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The National Mall Tidal Basin — also known as “America’s front yard” — is home to some of the nation’s most iconic landmarks such as the Jefferson Memorial, the Martin Luther King, Jr. Memorial and the Franklin Delano Roosevelt Memorial. But the beloved Washington, D.C. public space is under threat from daily flooding and is in urgent need of critical repairs and improvements. In a bid to save the celebrated landscape, five prestigious landscape architecture firms — DLANDstudio, GGN, Hood Design Studio, James Corner Field Operations and Reed Hilderbrand — have been tapped to reimagine the future of the Tidal Basin and National Mall. Keep reading for a preview of all the designs. In 2019, the National Trust for Historic Preservation banded together with the Trust for the National Mall, the National Parks Service, Skidmore Owings & Merrill (SOM) and American Express to launch the Tidal Basin Ideas Lab , an initiative seeking proposals to save the 107-acre Tidal Basin site in Washington, D.C. After months of preparation, the Tidal Basin Ideas Lab recently unveiled visionary proposals from five award-winning landscape architecture firms including New York City-based DLANDstudio, Seattle-based GGN, Oakland-based Hood Design Studio, New York City-based James Corner Field Operations and Cambridge-based Reed Hilderbrand. Each proposal not only responds to the pressing issues plaguing the area’s infrastructure but also examines ways to heighten the visitor experience through improved environmental and cultural considerations. Due to the pandemic, the proposals are presented in an online-only, museum-quality exhibition co-curated by New York City curator of design Donald Albrecht and Thomas Mellins, an architectural historian and independent curator. The public is invited to learn about the Tidal Basin’s history, which was completed in 1887 as a major hydrological feat as well as the ongoing challenges and comprehensive proposals. The public will also be able to give feedback and offer ideas on saving the Tidal Basin. “As part of ‘America’s front yard’, the Tidal Basin is home to some of the most iconic landmarks and traditions in the nation’s capital,” said Katherine Malone-France, Chief Preservation Officer of the National Trust for Historic Preservation. “Yet current conditions do not do justice to a landscape of such significance. With this new digital exhibition, we are excited to share and engage the public with creative thinking from five of the best landscape architecture firms in the world. These ideas explore ways to sustain this cultural landscape and its richly layered meanings for generations to come. This isn’t preservation as usual: this is preservation as innovation.” Related: BIG unveils sweeping overhaul to Smithsonian Campus Master Plan True to its name, the Tidal Basin Ideas Lab will be focused on cultivating bold ideas and promoting dialogue between designers, stakeholders and the public rather than choosing a single winner as is typical in design competitions. The exhibition will supplement the National Park Service’s mandated environmental review of the Tidal Basin as well as master planning and detailed design, which have not yet been completed but are integral to securing funding for construction and implementation. All five creative concepts, revealed late last month, celebrate and raise awareness of the Tidal Basin’s long history and have reimagined the cultural landscape to better meet modern safety and accessibility needs while addressing critical infrastructure repairs and improvements. DLANDstudio’s proposal makes bold steps of introducing extensions to the landscape in both the Tidal Basin and the Potomac River to reorient circulation. A long land bridge would connect the Jefferson Memorial and the White House, while a new jetty to the west would branch off of the Lincoln Memorial to house the relocated memorial to Martin Luther King, Jr. Flooding would be mitigated with sponge park wetlands , a reflective weir and a green security wall. GGN’s vision is an adaptive plan phased across three stages to conclude in 2090. The design uses ecological solutions to protect the landscape from forecasted sea level changes and also the potential adaptation and relocation of existing monuments. James Corner Field Operations has proposed three ideas for combating rising sea levels : Protect & Preserve, a scheme to keep the existing landscape intact with improved maintenance and engineering; Island Archipelago, in which flooding would be accepted as an inevitable reality and monuments would be elevated and treated as islands within the Tidal Basin; and Curate Entropy, another design where the site is allowed to flood and a careful balance is maintained between the Tidal Basin’s existing layout and the new landscape. Hood Design Studio focuses on reshaping the Tidal Basin with underrepresented narratives, from the stories of how wetlands were valued by Indigenous and enslaved peoples to promoting dialogue on rebuilding urban ecologies. Reed Hilderbrand’s design draws on the 1902 McMillan Plan, a comprehensive planning document that strongly influenced the urban planning and design of Washington, D.C., particularly with its proposal for a “Washington Commons,” a diverse and connected regional park system. The plan also encourages new interactions with the landscape with an uplands Cherry Walk, a Memorial Walk, a Marsh Walk and a new landform called Independence Rise that would accommodate rising water levels and connect back to the city with a pedestrian bridge. + Tidal Basin Ideas Lab Images via Tidal Basin Ideas Lab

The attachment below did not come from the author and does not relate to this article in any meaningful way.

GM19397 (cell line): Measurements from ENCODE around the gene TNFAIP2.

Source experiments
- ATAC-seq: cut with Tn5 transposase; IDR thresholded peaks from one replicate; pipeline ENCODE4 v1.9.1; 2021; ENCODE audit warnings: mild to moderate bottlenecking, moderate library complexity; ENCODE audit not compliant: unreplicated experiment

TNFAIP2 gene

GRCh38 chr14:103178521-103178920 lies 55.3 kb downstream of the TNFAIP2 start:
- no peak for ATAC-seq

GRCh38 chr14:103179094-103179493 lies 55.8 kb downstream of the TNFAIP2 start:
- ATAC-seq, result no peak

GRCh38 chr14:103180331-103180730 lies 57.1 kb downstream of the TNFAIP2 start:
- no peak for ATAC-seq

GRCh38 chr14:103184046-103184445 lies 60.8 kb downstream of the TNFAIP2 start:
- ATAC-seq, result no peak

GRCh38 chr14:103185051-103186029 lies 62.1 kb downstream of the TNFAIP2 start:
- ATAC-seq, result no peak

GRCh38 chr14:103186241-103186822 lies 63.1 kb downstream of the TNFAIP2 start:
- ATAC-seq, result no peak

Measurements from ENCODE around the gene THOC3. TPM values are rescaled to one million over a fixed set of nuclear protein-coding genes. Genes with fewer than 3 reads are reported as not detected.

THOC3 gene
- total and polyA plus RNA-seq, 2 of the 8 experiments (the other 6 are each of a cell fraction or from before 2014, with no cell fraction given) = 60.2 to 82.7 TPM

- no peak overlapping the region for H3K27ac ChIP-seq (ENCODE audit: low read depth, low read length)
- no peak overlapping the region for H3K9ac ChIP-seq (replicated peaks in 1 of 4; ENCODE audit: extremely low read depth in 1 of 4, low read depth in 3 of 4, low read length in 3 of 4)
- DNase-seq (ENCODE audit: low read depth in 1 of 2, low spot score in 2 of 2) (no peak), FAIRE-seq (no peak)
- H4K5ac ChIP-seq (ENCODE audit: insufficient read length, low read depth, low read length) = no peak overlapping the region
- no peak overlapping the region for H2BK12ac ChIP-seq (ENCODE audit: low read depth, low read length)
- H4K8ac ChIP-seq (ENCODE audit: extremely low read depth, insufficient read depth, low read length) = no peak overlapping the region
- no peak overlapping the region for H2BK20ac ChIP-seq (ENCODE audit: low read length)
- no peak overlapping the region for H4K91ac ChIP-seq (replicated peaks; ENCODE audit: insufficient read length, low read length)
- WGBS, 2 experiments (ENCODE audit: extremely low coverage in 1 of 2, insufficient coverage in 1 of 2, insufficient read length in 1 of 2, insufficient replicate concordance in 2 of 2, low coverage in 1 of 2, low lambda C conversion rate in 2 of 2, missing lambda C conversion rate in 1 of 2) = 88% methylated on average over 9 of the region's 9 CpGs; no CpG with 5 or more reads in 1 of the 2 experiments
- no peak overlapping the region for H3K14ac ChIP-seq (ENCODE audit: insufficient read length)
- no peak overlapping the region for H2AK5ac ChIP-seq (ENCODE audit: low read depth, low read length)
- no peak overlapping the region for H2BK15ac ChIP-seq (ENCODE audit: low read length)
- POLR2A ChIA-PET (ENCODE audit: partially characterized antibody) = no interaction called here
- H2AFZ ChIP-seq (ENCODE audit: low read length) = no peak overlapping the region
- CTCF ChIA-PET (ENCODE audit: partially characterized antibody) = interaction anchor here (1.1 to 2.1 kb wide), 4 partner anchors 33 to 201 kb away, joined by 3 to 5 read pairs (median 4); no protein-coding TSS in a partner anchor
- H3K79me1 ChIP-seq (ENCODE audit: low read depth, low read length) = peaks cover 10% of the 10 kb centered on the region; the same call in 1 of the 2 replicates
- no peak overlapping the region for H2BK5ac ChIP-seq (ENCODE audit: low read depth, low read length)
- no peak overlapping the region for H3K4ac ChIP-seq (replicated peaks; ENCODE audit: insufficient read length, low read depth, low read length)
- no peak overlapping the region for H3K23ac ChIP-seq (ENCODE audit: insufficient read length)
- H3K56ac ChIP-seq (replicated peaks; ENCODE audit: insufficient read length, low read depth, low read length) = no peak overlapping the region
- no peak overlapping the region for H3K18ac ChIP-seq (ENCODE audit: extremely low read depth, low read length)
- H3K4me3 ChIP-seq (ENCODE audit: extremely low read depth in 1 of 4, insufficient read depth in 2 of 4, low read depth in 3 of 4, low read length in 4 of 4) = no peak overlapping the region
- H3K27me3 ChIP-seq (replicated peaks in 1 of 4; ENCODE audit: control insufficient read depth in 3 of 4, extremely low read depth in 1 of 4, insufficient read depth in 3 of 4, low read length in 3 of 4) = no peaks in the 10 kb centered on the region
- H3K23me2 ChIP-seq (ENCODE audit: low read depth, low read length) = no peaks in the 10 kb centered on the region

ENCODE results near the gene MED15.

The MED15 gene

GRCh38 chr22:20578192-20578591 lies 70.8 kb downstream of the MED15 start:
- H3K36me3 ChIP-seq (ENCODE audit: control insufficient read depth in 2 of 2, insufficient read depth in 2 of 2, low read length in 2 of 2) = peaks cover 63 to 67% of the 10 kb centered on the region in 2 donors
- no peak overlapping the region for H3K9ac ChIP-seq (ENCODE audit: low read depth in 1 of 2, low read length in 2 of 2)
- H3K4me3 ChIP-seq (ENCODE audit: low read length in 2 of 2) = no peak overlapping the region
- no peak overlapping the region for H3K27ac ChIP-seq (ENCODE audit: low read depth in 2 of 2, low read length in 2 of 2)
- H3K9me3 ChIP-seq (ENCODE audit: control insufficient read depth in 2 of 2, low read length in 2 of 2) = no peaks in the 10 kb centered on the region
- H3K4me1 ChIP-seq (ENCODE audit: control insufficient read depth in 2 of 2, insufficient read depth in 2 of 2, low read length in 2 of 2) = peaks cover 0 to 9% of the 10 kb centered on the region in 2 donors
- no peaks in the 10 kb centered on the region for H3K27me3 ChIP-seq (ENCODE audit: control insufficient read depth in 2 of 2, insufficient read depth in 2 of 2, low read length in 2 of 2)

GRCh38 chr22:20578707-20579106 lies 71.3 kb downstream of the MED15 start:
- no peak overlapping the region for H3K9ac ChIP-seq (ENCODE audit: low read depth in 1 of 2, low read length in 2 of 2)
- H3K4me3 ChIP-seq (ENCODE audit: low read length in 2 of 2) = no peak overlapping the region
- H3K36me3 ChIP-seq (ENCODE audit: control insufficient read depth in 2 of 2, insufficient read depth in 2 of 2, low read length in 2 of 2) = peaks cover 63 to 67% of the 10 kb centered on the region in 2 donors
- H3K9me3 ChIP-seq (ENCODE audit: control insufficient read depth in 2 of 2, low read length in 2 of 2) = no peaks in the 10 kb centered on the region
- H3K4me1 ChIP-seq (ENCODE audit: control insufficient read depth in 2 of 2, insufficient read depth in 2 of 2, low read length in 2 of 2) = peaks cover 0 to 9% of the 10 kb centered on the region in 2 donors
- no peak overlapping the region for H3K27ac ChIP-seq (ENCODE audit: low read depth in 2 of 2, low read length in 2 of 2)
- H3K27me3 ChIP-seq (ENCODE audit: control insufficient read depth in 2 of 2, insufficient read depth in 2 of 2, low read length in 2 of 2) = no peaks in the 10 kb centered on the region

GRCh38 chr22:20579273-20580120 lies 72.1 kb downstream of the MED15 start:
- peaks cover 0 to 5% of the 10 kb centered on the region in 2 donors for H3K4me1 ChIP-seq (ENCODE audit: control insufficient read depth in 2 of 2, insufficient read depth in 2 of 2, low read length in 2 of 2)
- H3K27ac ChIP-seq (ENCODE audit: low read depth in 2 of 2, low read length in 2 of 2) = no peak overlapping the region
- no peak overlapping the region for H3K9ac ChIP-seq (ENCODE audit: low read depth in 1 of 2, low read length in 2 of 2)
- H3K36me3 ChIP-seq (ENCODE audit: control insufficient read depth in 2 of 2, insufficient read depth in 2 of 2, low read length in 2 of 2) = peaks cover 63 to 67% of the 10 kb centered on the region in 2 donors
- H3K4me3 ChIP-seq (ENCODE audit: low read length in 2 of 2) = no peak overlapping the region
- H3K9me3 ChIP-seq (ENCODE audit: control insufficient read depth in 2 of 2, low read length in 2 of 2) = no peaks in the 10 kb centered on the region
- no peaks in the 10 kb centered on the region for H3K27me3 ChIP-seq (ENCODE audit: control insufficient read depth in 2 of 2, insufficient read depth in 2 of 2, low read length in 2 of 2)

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Earth911 Reader: Your Weekly Sustainability, Business, and Science News Summary

November 14, 2020 by  
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This Air Duster Is a Better Alternative to That Canned Stuff

November 14, 2020 by  
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We live in a world where it’s very easy to … The post This Air Duster Is a Better Alternative to That Canned Stuff appeared first on Earth 911.

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Earth911 Reader: Your Quick Dose Of This Week’s Sustainability, Business and Science News

October 31, 2020 by  
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The Earth911 team combs news and research for interesting ideas … The post Earth911 Reader: Your Quick Dose Of This Week’s Sustainability, Business and Science News appeared first on Earth 911.

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Earth911 Reader: Your Quick Dose Of This Week’s Sustainability, Business and Science News

7 Ingenious Upcycling Ideas You’ll Fall in Love With!

August 31, 2020 by  
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There are so many amazing people in this world who … The post 7 Ingenious Upcycling Ideas You’ll Fall in Love With! appeared first on Earth 911.

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We Earthlings: 4 Good Ideas for the Earth

July 21, 2020 by  
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7 Father’s Day Gift Ideas That Truly Pay It Forward

June 15, 2020 by